Two Britons arrested after UK fighter jets escort diverted Pakistani civilian plane
Flight PK709 was due to land at Manchester Airport in northwest England at 14:00 BST, but was diverted over York and escorted back over the North Sea and down the coast to Stansted by Typhoons sent from Coningsby in Lincolnshire.
Once the plane was landed and escorted to an isolated runway, officers from Essex police boarded and detained two British men, aged 30 and 41 for questioning. Although the men were taken on suspicion of endangering the plane, police said they were treating the incident as a criminal offence and not terrorist related activity.
The incident is believed to have happened about ten minutes before the plane was due to land in Manchester. The pilot was concerned about a disruptive passenger on the plane and requested air traffic control to divert to Stansted.
According to witnesses the plane crew received numerous threats including unconfirmed reports of bomb threats.
“We were about half-an-hour away from landing in Manchester and we saw the plane was taking different actions,” one of the passengers told the BBC.
Another passenger said that two men had repeatedly tried to get into the cockpit.
“The cabin crew informed us that basically they tried to come into the cockpit a few times and they got into a bit of an argument with the crew and made a few threats,” Umari Nauman told Sky News.
Pakistan International Airlines (PIA) later explained that the incident was a result of a family argument during the flight. "There was a family of eight to 10 people on the plane and they were quarreling among each other. When PIA staff approached them and asked them to calm down, they told them to go away otherwise they would blow up the plane,” the PIA source said, according to AFP.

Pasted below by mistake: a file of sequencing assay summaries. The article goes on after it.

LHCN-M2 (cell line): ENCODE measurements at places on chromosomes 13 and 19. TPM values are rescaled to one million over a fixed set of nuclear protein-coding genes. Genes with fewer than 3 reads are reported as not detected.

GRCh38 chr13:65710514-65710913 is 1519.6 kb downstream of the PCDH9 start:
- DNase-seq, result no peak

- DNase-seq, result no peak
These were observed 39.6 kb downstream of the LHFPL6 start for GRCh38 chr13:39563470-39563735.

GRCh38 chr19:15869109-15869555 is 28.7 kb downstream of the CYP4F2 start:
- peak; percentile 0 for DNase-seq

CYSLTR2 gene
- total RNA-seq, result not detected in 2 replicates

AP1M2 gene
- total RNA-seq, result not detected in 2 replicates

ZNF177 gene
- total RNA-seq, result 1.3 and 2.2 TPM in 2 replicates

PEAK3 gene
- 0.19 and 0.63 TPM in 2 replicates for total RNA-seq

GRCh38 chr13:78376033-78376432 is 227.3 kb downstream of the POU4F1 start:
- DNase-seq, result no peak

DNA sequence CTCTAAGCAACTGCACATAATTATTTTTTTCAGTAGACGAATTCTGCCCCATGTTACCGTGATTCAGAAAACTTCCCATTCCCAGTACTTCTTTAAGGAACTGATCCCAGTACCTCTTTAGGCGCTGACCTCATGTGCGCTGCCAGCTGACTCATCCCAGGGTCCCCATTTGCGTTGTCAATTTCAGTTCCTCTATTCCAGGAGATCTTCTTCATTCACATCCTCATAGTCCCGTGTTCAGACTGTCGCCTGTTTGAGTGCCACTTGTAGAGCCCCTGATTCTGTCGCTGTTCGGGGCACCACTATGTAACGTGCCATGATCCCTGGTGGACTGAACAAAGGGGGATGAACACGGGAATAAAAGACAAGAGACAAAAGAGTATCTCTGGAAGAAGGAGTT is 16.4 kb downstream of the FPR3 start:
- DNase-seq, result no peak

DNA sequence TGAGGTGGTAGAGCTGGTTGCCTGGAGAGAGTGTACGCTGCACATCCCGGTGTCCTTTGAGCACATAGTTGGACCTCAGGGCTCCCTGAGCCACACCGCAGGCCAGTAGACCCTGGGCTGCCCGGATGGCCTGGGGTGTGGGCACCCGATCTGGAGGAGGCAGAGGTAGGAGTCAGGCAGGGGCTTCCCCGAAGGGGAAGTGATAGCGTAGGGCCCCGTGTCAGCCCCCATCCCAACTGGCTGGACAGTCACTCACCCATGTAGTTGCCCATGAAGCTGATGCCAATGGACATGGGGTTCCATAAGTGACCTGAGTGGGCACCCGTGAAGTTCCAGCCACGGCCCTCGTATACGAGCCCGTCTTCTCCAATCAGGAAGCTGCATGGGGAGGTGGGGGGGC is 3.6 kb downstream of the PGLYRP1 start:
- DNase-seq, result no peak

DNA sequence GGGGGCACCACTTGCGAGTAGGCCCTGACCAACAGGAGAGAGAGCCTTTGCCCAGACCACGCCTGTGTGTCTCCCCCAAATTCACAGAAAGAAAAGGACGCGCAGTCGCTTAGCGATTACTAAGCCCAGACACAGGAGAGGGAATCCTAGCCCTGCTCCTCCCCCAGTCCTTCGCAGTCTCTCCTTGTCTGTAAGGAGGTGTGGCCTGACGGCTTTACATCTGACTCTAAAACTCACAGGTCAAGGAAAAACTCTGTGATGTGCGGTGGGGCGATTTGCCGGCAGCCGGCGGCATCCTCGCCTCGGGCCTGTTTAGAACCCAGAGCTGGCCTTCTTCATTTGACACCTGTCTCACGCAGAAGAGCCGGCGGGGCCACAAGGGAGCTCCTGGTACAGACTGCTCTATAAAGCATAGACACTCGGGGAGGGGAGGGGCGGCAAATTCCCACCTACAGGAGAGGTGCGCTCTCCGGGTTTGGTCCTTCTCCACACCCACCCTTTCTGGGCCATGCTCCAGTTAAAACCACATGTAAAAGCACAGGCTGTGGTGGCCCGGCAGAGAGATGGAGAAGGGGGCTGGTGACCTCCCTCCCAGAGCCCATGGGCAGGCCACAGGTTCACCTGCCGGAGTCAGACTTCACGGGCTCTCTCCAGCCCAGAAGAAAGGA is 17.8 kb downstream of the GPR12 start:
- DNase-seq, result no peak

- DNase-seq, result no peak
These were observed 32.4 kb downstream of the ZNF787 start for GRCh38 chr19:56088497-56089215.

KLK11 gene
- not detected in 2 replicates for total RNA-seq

Pakistan International Airlines said there were 308 passengers on board, as well as 14 crew including pilots, with a mixture of Pakistani and British passport holders. The airport confirmed that no one was hurt in the incident and all the passengers left the plane safely, but were asked to leave their possessions on board.
An MoD spokesman said the incident was now a police matter and that the military’s "involvement was over” since the plane was grounded.
Superintendent Darrin Tomkins of Essex Police told reporters that they were treating the incident as a criminal offence and not a terror related incident. A spokesman for the airport meanwhile said that police might want to interview some of the passengers for more details on the incident.
The plane diverted to Stansted is apparently the same aircraft, on the same route, that was diverted to Stansted in September 2011 due to a bomb scare, AFP said.